Parents Responsible for Underage Drinking


With New Year’s Eve upon us and a plethora of parties soon to begin, a reminder to parents that they are liable in Tennessee for underage drinking–drinking by their children and underage guests that happens in the home. As a lawyer and a parent of two high school age young adults, I am always a little surprised when I hear parents say that they did not realize they are responsible for underage drinking at their homes.

Many parents think that they can provide a safe haven for young adults to experience alcohol responsibly. As one parent told me, “I don’t want my son driving after drinking a beer. And, it’s not like they are getting drunk.” That parents have turned a blind eye to the potential consequences concerning what could happen where beer and liquor are consumed is a problem. With every holiday season we have parties and arrests for drinking under age. When tragedy strikes in the form of an alcohol-related accident or fatality, parents need to know that they might bear significant responsibility. In Tennessee there are two kinds of potential consequences: criminal and civil. Criminally, parents can be held liable for the crime of contributing the delinquency of a minor where alcohol is served to minors with their consent or tacit approval (Class A misdemeanor). Perhaps less well known are the civil consequences. In a civil context, when you open your home up to the teenage beer-blast, you have exposed yourself to monetary damages for any foreseeable consequences that might follow. A parent is a social host, and he/she owes guests a duty of reasonable care under the circumstances. If the harm that follows (arrest, DUI, injury or fatality) is reasonably foreseeable, then the parent is liable.

Today’s Wall Street Journal reports about the reality of parents being held liable for underage drinking:
Eight states have specific “social host” laws that say parents can get in trouble if underage guests are drinking, even if no one gets hurt, according to the National Institutes of Health. (Some of those states allow parents to serve alcohol to their own children in some situations.)Sixteen other states have laws that hold Mom and Dad legally responsible for underage drinking under certain circumstances — for example, if a teen who drank at their home got into a car accident, NIH said. In other states, parents can get in trouble under more general liability laws.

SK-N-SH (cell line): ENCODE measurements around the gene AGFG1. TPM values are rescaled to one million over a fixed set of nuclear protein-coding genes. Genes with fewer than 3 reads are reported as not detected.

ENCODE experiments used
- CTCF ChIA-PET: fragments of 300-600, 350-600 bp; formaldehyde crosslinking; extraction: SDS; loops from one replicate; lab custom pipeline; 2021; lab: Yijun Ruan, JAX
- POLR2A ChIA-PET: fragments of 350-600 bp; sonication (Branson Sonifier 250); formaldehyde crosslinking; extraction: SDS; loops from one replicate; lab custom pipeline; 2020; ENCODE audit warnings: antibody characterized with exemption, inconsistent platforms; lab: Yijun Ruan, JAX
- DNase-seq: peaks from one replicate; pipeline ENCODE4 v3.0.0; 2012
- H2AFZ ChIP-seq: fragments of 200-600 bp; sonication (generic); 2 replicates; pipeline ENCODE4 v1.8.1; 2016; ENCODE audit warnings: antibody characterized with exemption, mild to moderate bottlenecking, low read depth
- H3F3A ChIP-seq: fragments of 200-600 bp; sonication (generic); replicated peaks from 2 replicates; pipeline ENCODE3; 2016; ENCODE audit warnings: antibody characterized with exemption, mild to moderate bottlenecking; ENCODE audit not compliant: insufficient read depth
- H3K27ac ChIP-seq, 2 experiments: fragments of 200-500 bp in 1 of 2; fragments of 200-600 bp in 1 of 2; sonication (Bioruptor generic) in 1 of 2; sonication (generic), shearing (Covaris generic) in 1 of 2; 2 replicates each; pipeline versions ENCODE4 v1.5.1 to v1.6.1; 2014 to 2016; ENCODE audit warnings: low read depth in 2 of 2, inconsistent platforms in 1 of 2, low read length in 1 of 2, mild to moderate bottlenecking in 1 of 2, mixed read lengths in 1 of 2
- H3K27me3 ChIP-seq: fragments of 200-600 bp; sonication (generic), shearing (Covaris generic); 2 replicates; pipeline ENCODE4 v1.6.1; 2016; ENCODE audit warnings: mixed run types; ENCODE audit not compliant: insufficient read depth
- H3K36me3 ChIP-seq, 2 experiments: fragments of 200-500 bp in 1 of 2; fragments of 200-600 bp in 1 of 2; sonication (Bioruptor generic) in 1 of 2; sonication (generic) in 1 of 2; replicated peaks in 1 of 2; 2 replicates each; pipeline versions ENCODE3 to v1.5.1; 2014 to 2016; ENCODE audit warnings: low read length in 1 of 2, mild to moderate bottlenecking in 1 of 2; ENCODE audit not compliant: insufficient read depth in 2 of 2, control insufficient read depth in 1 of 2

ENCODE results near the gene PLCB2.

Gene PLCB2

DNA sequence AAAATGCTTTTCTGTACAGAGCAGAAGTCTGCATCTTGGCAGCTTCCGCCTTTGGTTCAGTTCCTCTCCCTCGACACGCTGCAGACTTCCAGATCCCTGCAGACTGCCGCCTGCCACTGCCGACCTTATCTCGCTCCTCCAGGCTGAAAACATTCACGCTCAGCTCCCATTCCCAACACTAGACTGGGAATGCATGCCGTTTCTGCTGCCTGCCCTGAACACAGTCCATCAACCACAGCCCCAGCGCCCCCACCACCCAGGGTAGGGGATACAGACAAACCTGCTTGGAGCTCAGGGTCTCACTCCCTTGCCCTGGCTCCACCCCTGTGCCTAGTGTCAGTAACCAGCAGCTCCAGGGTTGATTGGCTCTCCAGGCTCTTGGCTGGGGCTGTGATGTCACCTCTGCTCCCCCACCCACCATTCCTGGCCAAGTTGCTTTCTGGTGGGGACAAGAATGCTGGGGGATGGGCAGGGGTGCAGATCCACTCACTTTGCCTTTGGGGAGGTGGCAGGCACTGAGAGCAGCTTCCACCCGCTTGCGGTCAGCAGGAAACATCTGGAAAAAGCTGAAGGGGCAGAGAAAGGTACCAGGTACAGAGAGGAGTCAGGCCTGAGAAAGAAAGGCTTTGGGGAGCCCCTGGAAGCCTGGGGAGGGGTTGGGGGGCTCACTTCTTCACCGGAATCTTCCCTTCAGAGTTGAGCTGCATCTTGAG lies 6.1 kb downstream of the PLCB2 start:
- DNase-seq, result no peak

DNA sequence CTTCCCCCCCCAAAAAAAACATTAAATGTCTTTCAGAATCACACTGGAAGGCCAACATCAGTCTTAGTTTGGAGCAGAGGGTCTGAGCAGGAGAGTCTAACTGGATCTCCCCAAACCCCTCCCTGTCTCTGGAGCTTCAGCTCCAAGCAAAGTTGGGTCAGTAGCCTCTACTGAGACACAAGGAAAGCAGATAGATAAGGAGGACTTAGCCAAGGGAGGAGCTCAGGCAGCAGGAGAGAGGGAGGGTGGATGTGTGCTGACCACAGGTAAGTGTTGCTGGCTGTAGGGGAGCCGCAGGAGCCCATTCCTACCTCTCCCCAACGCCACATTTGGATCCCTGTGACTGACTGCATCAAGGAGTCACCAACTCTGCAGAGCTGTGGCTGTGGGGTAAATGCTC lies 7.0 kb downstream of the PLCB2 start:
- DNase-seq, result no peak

Stephen Wallace, a senior adviser at Students Against Destructive Decisions, or SADD, which used to be called Students Against Drunk Driving, said that with an increased awareness of the dangers of underage drinking, law enforcement authorities are increasingly relying on social host liability laws to go after parents.
While he acknowledged that teens are adept at finding ways to drink on the sly, he said he is all for anything that gets at the problem of underage drinking. He said he finds it troubling that the Burnetts said they saw no alcohol consumed at their party.
“Parents need to say to kids, ‘You shouldn’t be drinking at all and you certainly can’t do it here because we can be put in jail,'” Wallace said.
In Tennessee, laws are on the books that hold parents responsible for teen parties and drinking in their midst. Criminal and civil penalties may follow parents who willfully ignore the obvious: you are in charge.